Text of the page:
Music and Memory


While researching the effects of music on memory for an article I recently wrote for my local newspaper, I had the opportunity to speak with a participant of an adult day program in the area. Like most of the other participants, he has Alzheimer’s. When speaking with him, he shared with me his life-long passion for classical music, and invited me to listen to one of his favorite albums that he just happened to have with him at the program that day. He slipped it onto the 1940’s turntable situated in the center of the homelike furnished room, then lowered the needle onto the record. He started humming to the piano solo, snapping his fingers, sweeping his arms through the air, performing a music conductor’s dance.

The music did something for him, to him. Perhaps you know what that feels like. When you hear a specific song from your past, what happens? You can’t help but time-travel in your mind, linking that song to a long-ago, meaningful event, like the day you got married, or your high school senior prom, or the one, and only, time you sang Karaoke. Research indicates that listening to music activates regions in the brain responsible for motor activity, emotions,  creativity, and autobiographical memories. Listening to music is particularly beneficial to those suffering from memory loss, whether it’s from a traumatic brain injury, dementia, or Alzheimer’s.  Music calms ceaseless brain static, helping one to focus on the present and recall  long-term memories.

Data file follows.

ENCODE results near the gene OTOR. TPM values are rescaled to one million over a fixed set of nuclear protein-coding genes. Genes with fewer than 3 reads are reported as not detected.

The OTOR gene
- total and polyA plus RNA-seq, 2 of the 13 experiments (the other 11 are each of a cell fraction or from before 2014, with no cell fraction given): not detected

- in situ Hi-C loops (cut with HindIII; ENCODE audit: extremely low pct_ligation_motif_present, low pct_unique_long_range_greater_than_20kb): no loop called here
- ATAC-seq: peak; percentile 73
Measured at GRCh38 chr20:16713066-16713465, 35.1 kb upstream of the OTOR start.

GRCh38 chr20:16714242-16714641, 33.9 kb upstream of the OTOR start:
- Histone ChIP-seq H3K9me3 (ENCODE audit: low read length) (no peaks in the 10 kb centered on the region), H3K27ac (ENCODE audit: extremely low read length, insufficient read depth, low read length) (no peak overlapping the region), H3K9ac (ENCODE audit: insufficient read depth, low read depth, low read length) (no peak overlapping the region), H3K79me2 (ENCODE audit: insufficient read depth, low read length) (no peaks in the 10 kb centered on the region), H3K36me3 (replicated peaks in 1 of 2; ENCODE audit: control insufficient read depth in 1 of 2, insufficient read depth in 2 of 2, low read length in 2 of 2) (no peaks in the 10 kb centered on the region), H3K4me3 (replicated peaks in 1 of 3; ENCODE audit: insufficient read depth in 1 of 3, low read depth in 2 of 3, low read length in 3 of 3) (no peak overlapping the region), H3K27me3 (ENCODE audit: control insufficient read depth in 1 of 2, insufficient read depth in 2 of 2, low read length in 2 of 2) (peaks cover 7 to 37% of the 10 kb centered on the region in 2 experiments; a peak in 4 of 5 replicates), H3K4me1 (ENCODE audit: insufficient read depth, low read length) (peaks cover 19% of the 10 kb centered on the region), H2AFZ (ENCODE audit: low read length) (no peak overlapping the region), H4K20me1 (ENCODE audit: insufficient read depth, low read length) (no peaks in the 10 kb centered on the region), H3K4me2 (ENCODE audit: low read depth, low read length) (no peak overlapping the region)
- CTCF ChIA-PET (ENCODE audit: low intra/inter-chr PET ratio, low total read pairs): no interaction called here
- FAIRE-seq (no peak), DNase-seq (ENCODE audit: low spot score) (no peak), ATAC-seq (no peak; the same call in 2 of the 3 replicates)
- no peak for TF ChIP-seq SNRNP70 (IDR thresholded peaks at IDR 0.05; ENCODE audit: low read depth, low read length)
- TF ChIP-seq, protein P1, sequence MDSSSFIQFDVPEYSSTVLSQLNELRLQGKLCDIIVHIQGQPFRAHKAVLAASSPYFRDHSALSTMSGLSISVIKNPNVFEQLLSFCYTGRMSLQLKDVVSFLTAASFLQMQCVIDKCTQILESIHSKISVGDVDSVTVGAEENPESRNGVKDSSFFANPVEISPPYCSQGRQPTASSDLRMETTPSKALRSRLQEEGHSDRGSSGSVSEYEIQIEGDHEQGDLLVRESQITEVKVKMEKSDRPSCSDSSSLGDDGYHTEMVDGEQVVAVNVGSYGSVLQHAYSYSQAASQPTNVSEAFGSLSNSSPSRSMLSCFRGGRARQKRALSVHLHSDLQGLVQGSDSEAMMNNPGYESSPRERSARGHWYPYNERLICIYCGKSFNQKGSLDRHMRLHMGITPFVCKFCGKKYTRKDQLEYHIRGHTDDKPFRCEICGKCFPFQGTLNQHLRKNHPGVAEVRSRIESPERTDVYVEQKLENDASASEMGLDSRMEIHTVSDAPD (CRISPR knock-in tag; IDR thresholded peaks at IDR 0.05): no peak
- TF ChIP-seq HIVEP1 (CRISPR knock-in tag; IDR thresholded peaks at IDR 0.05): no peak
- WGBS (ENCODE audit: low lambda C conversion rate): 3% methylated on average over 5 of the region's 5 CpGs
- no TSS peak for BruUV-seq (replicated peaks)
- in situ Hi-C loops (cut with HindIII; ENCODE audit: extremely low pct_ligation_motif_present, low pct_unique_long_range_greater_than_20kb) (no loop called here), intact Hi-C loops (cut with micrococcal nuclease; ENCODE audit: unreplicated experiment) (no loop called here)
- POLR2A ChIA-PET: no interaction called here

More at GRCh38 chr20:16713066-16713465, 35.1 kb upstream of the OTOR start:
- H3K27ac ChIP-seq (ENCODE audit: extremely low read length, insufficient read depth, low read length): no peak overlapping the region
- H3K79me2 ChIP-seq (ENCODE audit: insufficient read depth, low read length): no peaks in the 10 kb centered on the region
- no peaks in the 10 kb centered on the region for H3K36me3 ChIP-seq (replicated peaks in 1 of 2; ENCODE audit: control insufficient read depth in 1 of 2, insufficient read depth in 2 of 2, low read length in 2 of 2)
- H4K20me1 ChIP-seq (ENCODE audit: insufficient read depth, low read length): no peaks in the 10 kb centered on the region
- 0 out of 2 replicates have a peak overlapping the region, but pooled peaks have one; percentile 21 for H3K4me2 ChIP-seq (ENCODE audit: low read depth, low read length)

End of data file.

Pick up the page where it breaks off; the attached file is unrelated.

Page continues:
Dan Cohen, a social worker who founded the non-profit Music and Memory, recognizes the benefits of music, particularly for those suffering from memory loss. His wish to be able to listen to his favorite 60’s music if he were living in a nursing home was the driving force behind his idea to bring iPods, or other digital music technology into elder care facilities, with the  goal of delivering personalized music to the residents, thereby improving quality of life. The miracle-like effects of Music and Memory are evident in the documentary “Alive Inside.” The film features a nursing home resident wearing an iPod, listening to his favorite Cab Calloway songs. Within seconds of hearing the first song, he re-awakens, the music stirring him from his sedate, nearly unresponsive state. His eyes snap fully open, his voice singing in a clear vibrato, as if someone just reset his memory’s circuit breaker.

When I told my husband and two of his adult daughter’s, Rachel and Hannah, about Music and Memory during a recent family gathering we decided to make a list of our favorite songs to share with one another. We each took turns playing them on our iPhones, and, as we did, something remarkable happened: a flash-flood of melodic memories. “Hobo’s Lullaby!” Hannah called out. “Remember, Rachel, Dad used to play it all the time.” Then it was Rachel’s turn: “I learned this Fleetwood Mac song on my guitar. When was that, like ten years ago?” When I played “Cat’s in the Cradle” by Harry Chapin, I felt as if I was back in high school again, singing out loud with my friends, “And the cat’s in the cradle and the silver spoon, little boy blue and the man in the moon …”

Which songs jump start your time-travel engine? Where do those songs take you?




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Music Session Etiquette